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115th (North Midland) Field Regiment, RA
315 (North Midland) Medium Regiment, RA
115 (Leicestershire) Field Park Squadron, RE
Koning Soldaat., item 60.jpg
Cap Badge of the Royal Artillery
Active 1939–1950
Country  United Kingdom
Branch Flag of the British Army.svg Territorial Army
Role Field Artillery
Medium Artillery
Field Park Engineers
Part of British Expeditionary Force
19th Indian Division
Engagements Battle of France
Burma Campaign

The 115th (North Midland) Field Regiment was a part-time unit of Britain's Royal Artillery (RA), raised as part of the Territorial Army (TA) just before the outbreak of World War II. It served in the Battle of France and the Burma Campaign, and in the postwar TA.

Origin[edit | edit source]

The TA was doubled in size after the Munich Crisis in 1938, with many existing units forming duplicates of themselves. The 60th (North Midland) Field Regiment, RA, achieved this by separating its 239th (Leicestershire) and 240th (Nottinghamshire RHA) Batteries to form a new 115th Field Regiment, RA. Prior to joining the 60th in 1921 these batteries had been the Leicestershire Royal Horse Artillery and Nottinghamshire Royal Horse Artillery respectively. The new unit established its Regimental Headquarters (RHQ) at Leicester on 5 May 1939 under the command of Lieutenant-Colonel Maurice Simpson, who had previously been the commander of 239 Fd Bty. It took on the role of an Army Field Regiment in Northern Command.[1][2][3][4] (For some reason the new regiment initially took the battery numbers 238 and 240, even though the original 238 had been a Lincolnshire battery based at Grimsby. The logical numbering was only restored by an order of the Adjutant-General's office on 11 August 1941.[5][lower-alpha 1])

The establishment of a field regiment at this time was two batteries each of three troops of four guns, giving a total of 24 guns. These were still World War I 18-pounders re-equipped with pneumatic tyres and towed by motor tractors.[7][8][9]

World War II[edit | edit source]

Battle of France[edit | edit source]

An 18-Pounder being inspected in France, April 1940.

When the TA was mobilised in late August 1939, 115th Army Field Regiment was at its annual training camp at Bridlington; it returned to Leicester to mobilise, 238 Bty at the Brazil Street Garage and 240 Bty at Avenue Road School, shortly afterwards moving to the Leicestershire County Cricket Club ground at Aylestone Road. After six weeks the regiment had grown to a strength of 31 officers and around 620 other ranks (ORs), and on 13 October it moved to Quebec Barracks at Bordon Camp.[5]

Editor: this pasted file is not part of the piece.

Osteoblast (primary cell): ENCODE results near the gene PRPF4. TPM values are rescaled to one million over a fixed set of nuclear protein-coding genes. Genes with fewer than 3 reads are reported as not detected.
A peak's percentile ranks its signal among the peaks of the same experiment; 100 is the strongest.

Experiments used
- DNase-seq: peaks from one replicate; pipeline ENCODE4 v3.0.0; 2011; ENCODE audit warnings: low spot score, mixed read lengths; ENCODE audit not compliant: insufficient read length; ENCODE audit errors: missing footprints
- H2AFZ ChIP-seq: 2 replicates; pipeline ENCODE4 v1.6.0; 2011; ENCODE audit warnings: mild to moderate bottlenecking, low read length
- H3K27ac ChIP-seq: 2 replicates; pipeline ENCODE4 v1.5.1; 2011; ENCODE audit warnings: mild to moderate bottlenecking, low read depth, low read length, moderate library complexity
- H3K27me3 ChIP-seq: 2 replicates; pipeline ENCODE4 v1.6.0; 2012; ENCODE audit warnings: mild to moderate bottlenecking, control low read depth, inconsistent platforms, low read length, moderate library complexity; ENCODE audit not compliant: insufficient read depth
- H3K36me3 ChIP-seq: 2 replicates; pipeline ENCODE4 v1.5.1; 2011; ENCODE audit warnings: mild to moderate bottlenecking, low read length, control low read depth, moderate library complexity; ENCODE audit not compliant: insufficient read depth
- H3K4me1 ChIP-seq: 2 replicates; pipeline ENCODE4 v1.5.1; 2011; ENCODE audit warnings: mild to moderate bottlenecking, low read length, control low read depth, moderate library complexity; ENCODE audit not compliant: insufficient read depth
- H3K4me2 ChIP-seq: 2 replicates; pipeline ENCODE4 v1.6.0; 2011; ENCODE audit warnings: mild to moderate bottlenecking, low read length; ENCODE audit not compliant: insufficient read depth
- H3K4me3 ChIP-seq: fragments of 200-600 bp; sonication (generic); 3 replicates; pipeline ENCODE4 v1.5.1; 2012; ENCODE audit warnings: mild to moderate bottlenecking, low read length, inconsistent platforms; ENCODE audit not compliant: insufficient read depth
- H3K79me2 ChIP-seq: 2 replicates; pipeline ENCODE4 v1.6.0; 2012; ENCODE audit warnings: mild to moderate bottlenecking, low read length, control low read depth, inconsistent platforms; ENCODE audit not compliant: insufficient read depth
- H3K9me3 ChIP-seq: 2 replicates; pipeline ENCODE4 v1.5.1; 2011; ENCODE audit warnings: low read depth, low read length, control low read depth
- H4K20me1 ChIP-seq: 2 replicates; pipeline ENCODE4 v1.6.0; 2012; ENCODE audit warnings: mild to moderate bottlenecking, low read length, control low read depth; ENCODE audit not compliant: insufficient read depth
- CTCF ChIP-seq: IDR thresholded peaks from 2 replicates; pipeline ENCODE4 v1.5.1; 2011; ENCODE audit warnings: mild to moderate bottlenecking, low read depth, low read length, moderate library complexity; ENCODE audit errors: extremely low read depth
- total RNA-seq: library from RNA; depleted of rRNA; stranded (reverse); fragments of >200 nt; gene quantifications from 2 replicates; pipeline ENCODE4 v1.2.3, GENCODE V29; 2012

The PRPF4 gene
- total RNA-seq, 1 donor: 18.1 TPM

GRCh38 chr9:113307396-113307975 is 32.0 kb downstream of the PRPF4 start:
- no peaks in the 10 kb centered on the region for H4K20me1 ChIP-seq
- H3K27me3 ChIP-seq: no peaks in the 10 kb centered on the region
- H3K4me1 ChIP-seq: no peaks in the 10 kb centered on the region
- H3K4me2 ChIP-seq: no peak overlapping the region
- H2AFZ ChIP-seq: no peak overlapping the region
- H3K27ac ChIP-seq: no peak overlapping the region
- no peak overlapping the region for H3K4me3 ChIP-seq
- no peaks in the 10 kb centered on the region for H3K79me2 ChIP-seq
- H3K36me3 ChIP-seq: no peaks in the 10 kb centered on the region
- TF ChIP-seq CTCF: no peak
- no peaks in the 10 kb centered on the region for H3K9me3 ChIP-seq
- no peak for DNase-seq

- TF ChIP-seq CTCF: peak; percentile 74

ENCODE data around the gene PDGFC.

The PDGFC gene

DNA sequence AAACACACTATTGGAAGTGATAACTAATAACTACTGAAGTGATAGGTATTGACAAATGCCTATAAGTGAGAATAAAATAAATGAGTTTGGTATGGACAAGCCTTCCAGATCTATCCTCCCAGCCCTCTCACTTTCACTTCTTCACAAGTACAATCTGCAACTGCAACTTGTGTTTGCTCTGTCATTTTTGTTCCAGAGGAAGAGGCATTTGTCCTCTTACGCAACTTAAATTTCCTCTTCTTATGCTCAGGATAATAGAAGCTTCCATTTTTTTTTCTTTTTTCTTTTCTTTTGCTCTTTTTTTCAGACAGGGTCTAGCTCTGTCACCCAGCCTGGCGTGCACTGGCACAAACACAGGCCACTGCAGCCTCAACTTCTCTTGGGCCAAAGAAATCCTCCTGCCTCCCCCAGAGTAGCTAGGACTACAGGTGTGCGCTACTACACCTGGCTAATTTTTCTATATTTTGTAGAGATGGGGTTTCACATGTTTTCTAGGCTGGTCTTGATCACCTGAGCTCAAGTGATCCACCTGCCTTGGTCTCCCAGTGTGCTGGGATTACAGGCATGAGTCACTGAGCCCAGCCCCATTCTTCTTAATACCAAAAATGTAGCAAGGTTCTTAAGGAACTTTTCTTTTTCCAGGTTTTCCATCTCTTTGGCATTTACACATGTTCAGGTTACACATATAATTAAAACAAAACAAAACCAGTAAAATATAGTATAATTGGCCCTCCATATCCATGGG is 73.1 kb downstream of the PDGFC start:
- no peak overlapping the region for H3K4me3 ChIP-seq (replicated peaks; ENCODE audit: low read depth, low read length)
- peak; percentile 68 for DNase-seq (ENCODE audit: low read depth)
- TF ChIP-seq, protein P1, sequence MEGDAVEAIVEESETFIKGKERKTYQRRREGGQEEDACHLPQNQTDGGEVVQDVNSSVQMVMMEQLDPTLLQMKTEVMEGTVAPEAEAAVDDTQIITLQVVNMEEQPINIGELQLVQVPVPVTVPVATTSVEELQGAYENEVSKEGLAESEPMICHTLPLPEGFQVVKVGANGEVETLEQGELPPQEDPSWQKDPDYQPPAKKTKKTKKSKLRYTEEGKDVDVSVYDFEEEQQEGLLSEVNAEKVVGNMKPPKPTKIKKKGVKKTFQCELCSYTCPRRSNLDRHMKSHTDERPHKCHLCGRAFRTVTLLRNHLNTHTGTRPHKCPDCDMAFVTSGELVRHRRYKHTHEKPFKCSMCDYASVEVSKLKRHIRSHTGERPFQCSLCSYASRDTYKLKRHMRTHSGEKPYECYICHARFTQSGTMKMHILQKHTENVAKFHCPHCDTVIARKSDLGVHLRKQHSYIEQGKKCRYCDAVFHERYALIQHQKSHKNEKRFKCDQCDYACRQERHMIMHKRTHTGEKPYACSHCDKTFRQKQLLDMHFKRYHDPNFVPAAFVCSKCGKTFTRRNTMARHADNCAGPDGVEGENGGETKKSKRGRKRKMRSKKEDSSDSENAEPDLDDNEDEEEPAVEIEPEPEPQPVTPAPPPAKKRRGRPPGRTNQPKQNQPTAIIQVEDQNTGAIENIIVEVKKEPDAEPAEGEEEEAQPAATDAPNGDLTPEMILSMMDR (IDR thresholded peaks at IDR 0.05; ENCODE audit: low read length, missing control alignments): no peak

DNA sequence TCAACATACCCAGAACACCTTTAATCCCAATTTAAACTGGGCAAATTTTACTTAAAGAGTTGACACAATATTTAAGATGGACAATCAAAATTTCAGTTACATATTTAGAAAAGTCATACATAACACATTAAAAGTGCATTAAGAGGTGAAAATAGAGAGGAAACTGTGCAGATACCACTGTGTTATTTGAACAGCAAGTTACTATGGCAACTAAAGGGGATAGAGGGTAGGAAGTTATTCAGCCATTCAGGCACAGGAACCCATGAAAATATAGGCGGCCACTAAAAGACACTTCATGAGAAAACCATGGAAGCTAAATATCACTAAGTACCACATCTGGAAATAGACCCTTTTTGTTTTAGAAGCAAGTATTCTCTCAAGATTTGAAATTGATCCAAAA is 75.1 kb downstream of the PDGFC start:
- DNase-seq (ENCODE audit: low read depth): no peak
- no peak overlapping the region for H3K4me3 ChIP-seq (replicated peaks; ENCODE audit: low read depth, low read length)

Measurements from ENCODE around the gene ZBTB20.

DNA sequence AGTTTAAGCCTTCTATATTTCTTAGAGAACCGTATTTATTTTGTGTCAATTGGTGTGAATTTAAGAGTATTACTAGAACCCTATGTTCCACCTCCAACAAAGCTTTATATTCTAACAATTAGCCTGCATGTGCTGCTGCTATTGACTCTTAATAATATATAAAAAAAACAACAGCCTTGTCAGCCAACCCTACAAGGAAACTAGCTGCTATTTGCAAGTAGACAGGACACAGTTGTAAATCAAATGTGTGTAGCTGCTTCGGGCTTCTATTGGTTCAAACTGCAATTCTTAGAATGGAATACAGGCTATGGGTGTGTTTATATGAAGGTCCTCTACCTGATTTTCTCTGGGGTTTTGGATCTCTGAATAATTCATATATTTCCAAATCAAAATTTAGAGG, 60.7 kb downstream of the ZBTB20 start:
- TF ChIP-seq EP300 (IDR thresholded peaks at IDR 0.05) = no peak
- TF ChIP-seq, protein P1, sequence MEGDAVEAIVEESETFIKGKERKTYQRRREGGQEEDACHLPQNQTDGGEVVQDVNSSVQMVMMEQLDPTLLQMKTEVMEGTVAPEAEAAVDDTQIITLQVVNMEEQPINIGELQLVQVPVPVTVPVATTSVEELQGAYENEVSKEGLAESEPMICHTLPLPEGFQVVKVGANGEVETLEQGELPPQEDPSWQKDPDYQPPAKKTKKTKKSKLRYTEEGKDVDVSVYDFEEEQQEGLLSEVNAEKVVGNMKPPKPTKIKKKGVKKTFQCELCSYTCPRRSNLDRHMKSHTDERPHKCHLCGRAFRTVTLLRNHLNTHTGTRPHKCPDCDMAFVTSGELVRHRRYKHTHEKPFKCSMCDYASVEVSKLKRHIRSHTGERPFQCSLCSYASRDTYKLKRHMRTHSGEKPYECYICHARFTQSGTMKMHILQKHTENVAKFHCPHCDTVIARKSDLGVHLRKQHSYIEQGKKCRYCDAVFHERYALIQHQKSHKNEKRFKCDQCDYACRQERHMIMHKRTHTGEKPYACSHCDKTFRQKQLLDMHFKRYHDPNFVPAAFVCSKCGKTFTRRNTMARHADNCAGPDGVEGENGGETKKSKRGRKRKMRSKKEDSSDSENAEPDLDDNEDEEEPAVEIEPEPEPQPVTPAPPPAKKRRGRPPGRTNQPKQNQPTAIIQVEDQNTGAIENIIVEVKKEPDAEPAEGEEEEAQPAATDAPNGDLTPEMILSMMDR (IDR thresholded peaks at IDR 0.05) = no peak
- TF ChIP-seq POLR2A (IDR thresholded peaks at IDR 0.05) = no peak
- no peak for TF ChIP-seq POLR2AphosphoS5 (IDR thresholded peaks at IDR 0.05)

On 2 March 1940 the regiment, with its Light Aid Detachment (LAD) of the Royal Army Ordnance Corps (RAOC) and Signal Section of the Royal Corps of Signals, began moving by road to Southampton to embark for France to join the British Expeditionary Force (BEF). The guns and vehicles were loaded into the SS Clan MacAlister, which sailed on 4 March while the advance party of personnel boarded the SS Ben-my-Chree. The rear party went by train to Southampton to embark on the SS Ulster Prince on 8 March, and by 10 March the whole regiment was concentrated in billets at Yvetot. It then moved by stages to Mesnil-Martinsart where it joined the BEF and began intensive training, moving to Bapaume in mid-April.[10] As an army regiment, 115th Fd Rgt was part of the General Headquarters (GHQ) Reserve, attached to 2nd Division in I Corps from 24 April. When the 'Phoney War' ended with the German invasion of the Low Countries on 10 May, the regiment had just moved up to the Belgian frontier and been given an anti-tank (A/T) role, for which it was digging defences.[7][9][10][11][12][13]

The BEF abandoned the frontier defences and followed the pre-arranged Plan D, advancing into Belgium to take up positions along the Dyle. 115th Army Fd Rgt crossed into Belgium on 15 May with 48th (South Midland) Division, the reserve formation for I Corps, via Waterloo and Denderwindeke. By dawn on 18 May it was deployed alongside 18th Fd Rgt of 2nd Division to cover Enghien. However the collapse of the Dutch forces and the German Army's rapid breakthrough in the Ardennes soon threatened the BEF's positions and it began to withdraw to the Escaut. Early on 19 May the regiment crossed back across the Escaut and the guns were dug in near St Maur to support 48th (SM) Division, which had been working on the Escaut defences.[10][14][15]

The German Army Group B began its attacks on this position on 20 May. 115th Army Fd Rgt came under fire from 07.00, one gun position of A Troop quickly receiving a direct hit and suffering casualties, 240th Fd Bty replying in support of 7th and 8th Battalions Royal Warwickshire Regiment of 143 Bde from 11.00. The regiment established a joint Observation Post (OP) with 1st Heavy Regiment in the church steeple of St Maur. The guns of 48th Division and its neighbour, 2nd Division, were heavily engaged, breaking up several attempts to cross the river, though by nightfall the enemy had driven the Royal Warwicks out of Calonne. Enemy firing went on all day, by the end of which B and C Troops had each lost two guns, and F Trp one. During the night the area was taken over by troops of 2nd Division, though 8th Royal Warwicks remained in the line. 2nd Division grouped 115th Army Fd Rgt with its own 10th Fd Rgt.[10]